By Christopher D. Roy
University of Iowa

King of Ijebu-Ife, Yoruba peoples, central Ijebu area, Nigeria, 1982. Photo by H.J. Drewal and M.T. Drewal.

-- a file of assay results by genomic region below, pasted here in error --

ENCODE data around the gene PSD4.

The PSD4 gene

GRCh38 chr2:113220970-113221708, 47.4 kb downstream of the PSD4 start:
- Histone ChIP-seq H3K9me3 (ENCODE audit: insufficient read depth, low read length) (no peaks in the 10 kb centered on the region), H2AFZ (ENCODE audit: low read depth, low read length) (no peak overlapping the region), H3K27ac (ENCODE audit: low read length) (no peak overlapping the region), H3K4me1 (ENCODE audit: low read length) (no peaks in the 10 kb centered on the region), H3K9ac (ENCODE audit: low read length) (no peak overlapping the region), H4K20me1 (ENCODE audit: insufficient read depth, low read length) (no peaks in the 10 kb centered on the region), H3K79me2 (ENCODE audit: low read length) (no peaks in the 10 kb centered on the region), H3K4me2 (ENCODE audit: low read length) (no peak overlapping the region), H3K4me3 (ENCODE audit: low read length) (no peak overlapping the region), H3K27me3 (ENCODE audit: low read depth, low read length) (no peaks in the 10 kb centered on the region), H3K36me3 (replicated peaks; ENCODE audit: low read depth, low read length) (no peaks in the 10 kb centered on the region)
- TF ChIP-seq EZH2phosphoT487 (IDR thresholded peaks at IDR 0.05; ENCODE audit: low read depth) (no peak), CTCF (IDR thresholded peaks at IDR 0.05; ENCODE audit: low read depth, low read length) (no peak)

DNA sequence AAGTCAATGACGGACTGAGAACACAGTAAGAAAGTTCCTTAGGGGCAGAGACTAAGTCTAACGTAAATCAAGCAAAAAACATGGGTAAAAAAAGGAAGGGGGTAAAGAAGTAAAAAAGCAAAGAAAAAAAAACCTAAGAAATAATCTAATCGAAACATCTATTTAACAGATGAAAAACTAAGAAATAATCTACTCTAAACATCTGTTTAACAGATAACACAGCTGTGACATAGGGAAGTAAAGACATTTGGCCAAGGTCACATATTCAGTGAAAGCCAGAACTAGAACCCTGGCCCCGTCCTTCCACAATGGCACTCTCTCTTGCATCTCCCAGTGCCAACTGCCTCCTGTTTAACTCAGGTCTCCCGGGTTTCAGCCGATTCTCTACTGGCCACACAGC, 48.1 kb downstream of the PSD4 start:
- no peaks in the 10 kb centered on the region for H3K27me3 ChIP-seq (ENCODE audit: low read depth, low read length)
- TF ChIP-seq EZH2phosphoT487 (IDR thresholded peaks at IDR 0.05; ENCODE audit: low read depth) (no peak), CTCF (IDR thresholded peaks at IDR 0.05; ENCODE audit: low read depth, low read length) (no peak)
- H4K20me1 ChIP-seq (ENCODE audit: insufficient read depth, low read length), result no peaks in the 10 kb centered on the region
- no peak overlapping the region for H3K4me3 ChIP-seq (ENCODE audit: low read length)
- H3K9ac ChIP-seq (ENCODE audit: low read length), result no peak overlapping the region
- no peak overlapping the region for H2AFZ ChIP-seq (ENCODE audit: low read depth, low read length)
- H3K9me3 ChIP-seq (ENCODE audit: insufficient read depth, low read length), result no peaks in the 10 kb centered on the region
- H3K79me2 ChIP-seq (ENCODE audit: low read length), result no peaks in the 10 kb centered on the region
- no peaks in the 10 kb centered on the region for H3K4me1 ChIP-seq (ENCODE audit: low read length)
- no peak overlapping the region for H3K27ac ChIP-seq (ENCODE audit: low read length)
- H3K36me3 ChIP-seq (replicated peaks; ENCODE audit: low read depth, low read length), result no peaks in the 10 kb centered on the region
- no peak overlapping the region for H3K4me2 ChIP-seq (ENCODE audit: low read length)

The ruler is identified both by his costume, which is more elaborate or costly than that of other members of the court, or of a type that is reserved exclusively for the use of the ruler. In addition he is surrounded by symbols of power such as umbrellas of state, staffs, swords, and a large entourage of attendants and court officials. The Ajalorun (King) of Ijebu-Ife sits in state during the annual Ifowa festival.  He carries a beaded walking stick and shakes an ornate brass staff containing crotals that ring out a-se, "so be it" in response to blessings from the priests. The staff spoke for the King, who historically did not speak in public. Behind the King's left shoulder, a chief holds the umbrella.